Rossi in, Simmons out
A week ago, a Democratic source tipped his hand a little to me and referred to Washington state's U.S. Senate seat race as "the last one that could be on the map" -- i.e., the last one that Democrats might have to worry about. Cue the worry. Former state senator and two-time gubernatorial candidate Dino Rossi, who's maintained some level of sympathy from the electorate after his near-miss 2004 run for that office (he won initial vote counts and lost a recount), has responded to months of courting from GOP leaders by jumping into the race.
Polls suggest that Sen. Patty Murray, like so many incumbents, is in the danger zone. But I detect somewhat less worry about Murray's odds of survival than I do about, say, Democrats' chances of holding the Illinois seat once held by Barack Obama.
For starters, the Democratic Senatorial Campaign Committee, which has had a distinct absence of luck this cycle, has spent months battering Rossi over his post-politics business deals. Rossi's long Hamlet act has allowed tea party-backed candidates to gain steam, although Rossi has more time to deal with that than, say, Dan Coats did in Indiana. And Murray, going for a fourth term, has $6 million in the bank and a record of winning against serious challengers. In 1998, in her first race for reelection, Murray faced Rep. Linda Smith (R-Wash.), a class of '94 member who won a tough primary and then lost by 17 points to Murray. In 2004 Murray faced Rep. George Nethercutt (R-Wash.), another class of '94 member -- he ousted then-Speaker of the House Tom Foley -- and won by 12 points, running slightly ahead of the Kerry-Edwards ticket.
At the same time, it's hard to get a read on what Republicans think of former congressman Rob Simmons quitting the GOP U.S. Senate primary in Connecticut. Simmons got in early, led Sen. Christopher Dodd (D-Conn.) for months, then never regained his footing once Dodd retired and Attorney General Richard Blumenthal became the Democratic candidate. Last weekend Republicans gave their nomination to Linda McMahon, the World Wrestling Entertainment mogul who can spend upwards of $30 million on the race, freeing up NRSC resources. But conservatives who'd been watching the race thought Simmons, a decorated veteran, could take full advantage of Blumenthal's recent scandals. McMahon? Well, she can buy ads to talk about the scandals. Here's NRSC Chairman Sen. John Cornyn (R-Tex.)'s reaction:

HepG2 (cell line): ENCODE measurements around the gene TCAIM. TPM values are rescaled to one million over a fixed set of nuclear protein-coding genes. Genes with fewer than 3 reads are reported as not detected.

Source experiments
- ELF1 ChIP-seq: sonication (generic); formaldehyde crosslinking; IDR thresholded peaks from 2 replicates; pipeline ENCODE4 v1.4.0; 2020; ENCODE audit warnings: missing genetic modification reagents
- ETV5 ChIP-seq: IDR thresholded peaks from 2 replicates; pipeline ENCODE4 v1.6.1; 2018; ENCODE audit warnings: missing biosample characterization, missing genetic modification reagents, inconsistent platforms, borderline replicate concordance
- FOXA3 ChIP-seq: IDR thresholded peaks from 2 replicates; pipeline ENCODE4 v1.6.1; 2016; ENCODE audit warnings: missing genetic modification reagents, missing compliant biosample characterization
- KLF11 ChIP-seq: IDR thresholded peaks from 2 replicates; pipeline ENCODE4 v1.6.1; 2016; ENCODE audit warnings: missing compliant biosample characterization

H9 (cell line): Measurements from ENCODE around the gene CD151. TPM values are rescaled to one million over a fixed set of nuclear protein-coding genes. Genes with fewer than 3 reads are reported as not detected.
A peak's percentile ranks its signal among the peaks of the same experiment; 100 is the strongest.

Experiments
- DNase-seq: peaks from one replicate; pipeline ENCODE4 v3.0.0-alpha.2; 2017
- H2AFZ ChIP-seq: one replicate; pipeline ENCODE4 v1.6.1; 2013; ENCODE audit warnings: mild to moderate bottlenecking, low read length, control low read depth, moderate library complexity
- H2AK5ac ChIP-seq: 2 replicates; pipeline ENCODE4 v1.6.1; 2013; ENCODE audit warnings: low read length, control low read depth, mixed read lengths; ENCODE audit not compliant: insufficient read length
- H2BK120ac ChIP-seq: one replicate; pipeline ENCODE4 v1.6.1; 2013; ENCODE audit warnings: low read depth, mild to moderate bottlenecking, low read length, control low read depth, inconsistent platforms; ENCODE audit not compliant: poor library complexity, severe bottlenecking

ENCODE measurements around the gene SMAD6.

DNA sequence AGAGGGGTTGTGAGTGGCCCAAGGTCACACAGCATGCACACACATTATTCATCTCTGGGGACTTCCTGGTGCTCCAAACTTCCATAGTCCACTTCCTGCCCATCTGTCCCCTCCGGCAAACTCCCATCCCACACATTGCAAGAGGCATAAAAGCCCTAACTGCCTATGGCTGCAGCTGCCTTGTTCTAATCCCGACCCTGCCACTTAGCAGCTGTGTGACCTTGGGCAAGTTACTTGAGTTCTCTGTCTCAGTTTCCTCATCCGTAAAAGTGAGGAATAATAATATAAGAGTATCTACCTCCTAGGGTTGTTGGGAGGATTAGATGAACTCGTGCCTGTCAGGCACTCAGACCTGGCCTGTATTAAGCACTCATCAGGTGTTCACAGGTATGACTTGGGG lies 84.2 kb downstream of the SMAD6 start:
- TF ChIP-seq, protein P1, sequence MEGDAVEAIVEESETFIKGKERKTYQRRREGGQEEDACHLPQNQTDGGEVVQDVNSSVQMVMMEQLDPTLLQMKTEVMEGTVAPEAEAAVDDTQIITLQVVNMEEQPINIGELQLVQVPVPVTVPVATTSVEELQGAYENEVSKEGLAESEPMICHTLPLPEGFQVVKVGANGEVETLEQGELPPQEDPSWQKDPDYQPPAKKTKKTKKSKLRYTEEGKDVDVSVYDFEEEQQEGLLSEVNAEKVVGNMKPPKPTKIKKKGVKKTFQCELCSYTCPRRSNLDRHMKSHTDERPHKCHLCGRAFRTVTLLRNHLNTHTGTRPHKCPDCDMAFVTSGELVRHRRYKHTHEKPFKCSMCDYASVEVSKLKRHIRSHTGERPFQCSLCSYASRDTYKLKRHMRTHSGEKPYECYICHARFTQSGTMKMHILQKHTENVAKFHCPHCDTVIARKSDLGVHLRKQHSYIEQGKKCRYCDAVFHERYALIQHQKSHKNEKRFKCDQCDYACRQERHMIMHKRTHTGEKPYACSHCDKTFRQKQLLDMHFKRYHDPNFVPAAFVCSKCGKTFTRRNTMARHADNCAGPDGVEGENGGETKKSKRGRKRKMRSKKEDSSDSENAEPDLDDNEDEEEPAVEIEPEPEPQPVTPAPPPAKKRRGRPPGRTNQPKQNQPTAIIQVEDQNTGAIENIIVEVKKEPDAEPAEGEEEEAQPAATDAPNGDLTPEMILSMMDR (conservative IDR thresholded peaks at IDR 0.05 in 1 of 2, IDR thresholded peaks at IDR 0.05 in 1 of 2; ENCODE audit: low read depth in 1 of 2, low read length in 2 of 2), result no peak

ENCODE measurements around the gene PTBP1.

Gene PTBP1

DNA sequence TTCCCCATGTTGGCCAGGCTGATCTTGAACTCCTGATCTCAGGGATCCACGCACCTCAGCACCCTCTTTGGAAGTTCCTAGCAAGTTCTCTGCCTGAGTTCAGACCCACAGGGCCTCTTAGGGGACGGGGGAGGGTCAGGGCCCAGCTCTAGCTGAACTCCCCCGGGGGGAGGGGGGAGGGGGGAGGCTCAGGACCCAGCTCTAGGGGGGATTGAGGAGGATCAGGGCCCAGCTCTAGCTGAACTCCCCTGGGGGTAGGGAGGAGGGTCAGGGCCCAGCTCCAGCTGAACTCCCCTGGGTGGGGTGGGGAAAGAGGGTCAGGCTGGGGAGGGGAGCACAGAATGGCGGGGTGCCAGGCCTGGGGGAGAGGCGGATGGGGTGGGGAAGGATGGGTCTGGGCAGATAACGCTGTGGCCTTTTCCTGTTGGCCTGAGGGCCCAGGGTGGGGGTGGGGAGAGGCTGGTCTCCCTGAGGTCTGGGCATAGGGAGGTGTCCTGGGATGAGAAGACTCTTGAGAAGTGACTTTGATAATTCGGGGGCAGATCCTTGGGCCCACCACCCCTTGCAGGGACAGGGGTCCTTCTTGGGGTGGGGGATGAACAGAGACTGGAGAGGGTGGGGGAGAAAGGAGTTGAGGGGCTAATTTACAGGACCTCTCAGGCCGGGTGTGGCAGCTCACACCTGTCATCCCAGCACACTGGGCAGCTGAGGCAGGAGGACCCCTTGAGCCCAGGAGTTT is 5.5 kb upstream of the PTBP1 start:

Rob Simmons has served our nation with honor, respect, and integrity, and I thank him for his Senate candidacy in Connecticut. Congressman Simmons is a valuable asset to the Republican Party, and I strongly hope that he will continue to stay involved in this process leading up to the November midterm elections.
As a successful businesswoman who is ready to restore much-needed checks-and-balances to Washington, I know that Linda McMahon will run an exemplary campaign against Richard Blumenthal. Clearly the Democrats have recruited a flawed candidate in Blumenthal, who has repeatedly demonstrated that he has difficulty simply telling the truth. We’re confident that Linda McMahon will make this Senate seat in Connecticut a competitive pick-up opportunity for Republicans this November.